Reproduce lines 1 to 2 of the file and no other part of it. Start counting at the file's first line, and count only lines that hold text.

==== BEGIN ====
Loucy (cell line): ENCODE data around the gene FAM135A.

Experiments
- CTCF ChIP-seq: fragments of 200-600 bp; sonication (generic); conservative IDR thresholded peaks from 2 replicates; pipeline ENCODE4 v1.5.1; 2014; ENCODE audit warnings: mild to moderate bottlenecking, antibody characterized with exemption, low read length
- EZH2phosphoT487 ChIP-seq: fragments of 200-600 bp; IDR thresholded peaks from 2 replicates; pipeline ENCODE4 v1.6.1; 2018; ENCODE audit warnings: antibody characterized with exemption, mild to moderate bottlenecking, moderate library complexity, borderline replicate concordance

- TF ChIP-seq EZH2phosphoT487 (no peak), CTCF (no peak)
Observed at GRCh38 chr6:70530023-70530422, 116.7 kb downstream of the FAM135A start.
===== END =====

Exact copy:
Loucy (cell line): ENCODE data around the gene FAM135A.

Experiments